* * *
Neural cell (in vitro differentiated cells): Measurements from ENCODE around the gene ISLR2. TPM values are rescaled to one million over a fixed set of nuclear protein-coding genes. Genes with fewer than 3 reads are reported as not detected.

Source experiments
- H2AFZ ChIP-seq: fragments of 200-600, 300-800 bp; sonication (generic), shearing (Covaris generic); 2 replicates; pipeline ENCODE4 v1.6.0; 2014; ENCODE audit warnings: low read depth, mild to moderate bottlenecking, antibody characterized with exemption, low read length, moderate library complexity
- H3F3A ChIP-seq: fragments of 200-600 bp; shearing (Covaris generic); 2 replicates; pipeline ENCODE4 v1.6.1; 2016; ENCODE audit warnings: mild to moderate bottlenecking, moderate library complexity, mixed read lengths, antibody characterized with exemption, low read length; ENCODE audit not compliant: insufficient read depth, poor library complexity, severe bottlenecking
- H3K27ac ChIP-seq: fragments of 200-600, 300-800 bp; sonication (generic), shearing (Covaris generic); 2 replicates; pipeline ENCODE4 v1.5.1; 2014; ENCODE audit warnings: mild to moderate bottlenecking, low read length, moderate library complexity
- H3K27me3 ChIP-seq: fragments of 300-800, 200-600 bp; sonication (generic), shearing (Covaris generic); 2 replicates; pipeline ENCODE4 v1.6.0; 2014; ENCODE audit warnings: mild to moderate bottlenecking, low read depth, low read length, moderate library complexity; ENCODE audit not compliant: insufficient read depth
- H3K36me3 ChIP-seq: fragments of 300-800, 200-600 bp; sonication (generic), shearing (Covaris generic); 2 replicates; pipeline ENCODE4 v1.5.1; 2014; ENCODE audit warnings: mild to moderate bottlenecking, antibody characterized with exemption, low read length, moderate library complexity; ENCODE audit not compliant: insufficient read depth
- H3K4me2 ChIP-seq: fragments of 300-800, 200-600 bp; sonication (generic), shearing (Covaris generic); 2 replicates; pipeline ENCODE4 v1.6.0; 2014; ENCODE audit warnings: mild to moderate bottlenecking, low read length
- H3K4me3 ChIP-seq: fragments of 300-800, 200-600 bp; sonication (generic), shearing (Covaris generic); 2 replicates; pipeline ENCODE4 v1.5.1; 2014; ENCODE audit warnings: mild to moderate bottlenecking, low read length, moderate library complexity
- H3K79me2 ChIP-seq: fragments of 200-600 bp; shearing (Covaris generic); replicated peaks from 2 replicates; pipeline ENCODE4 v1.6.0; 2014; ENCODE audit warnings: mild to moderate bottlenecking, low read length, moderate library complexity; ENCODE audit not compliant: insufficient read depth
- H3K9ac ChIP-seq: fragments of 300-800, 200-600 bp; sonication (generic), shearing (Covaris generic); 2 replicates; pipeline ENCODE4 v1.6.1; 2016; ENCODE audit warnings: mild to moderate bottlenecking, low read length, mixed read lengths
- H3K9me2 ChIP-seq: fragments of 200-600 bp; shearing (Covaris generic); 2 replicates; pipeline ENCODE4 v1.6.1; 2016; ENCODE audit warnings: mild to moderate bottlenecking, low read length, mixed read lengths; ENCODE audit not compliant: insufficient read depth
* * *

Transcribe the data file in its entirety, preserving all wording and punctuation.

Neural cell (in vitro differentiated cells): Measurements from ENCODE around the gene ISLR2. TPM values are rescaled to one million over a fixed set of nuclear protein-coding genes. Genes with fewer than 3 reads are reported as not detected.

Source experiments
- H2AFZ ChIP-seq: fragments of 200-600, 300-800 bp; sonication (generic), shearing (Covaris generic); 2 replicates; pipeline ENCODE4 v1.6.0; 2014; ENCODE audit warnings: low read depth, mild to moderate bottlenecking, antibody characterized with exemption, low read length, moderate library complexity
- H3F3A ChIP-seq: fragments of 200-600 bp; shearing (Covaris generic); 2 replicates; pipeline ENCODE4 v1.6.1; 2016; ENCODE audit warnings: mild to moderate bottlenecking, moderate library complexity, mixed read lengths, antibody characterized with exemption, low read length; ENCODE audit not compliant: insufficient read depth, poor library complexity, severe bottlenecking
- H3K27ac ChIP-seq: fragments of 200-600, 300-800 bp; sonication (generic), shearing (Covaris generic); 2 replicates; pipeline ENCODE4 v1.5.1; 2014; ENCODE audit warnings: mild to moderate bottlenecking, low read length, moderate library complexity
- H3K27me3 ChIP-seq: fragments of 300-800, 200-600 bp; sonication (generic), shearing (Covaris generic); 2 replicates; pipeline ENCODE4 v1.6.0; 2014; ENCODE audit warnings: mild to moderate bottlenecking, low read depth, low read length, moderate library complexity; ENCODE audit not compliant: insufficient read depth
- H3K36me3 ChIP-seq: fragments of 300-800, 200-600 bp; sonication (generic), shearing (Covaris generic); 2 replicates; pipeline ENCODE4 v1.5.1; 2014; ENCODE audit warnings: mild to moderate bottlenecking, antibody characterized with exemption, low read length, moderate library complexity; ENCODE audit not compliant: insufficient read depth
- H3K4me2 ChIP-seq: fragments of 300-800, 200-600 bp; sonication (generic), shearing (Covaris generic); 2 replicates; pipeline ENCODE4 v1.6.0; 2014; ENCODE audit warnings: mild to moderate bottlenecking, low read length
- H3K4me3 ChIP-seq: fragments of 300-800, 200-600 bp; sonication (generic), shearing (Covaris generic); 2 replicates; pipeline ENCODE4 v1.5.1; 2014; ENCODE audit warnings: mild to moderate bottlenecking, low read length, moderate library complexity
- H3K79me2 ChIP-seq: fragments of 200-600 bp; shearing (Covaris generic); replicated peaks from 2 replicates; pipeline ENCODE4 v1.6.0; 2014; ENCODE audit warnings: mild to moderate bottlenecking, low read length, moderate library complexity; ENCODE audit not compliant: insufficient read depth
- H3K9ac ChIP-seq: fragments of 300-800, 200-600 bp; sonication (generic), shearing (Covaris generic); 2 replicates; pipeline ENCODE4 v1.6.1; 2016; ENCODE audit warnings: mild to moderate bottlenecking, low read length, mixed read lengths
- H3K9me2 ChIP-seq: fragments of 200-600 bp; shearing (Covaris generic); 2 replicates; pipeline ENCODE4 v1.6.1; 2016; ENCODE audit warnings: mild to moderate bottlenecking, low read length, mixed read lengths; ENCODE audit not compliant: insufficient read depth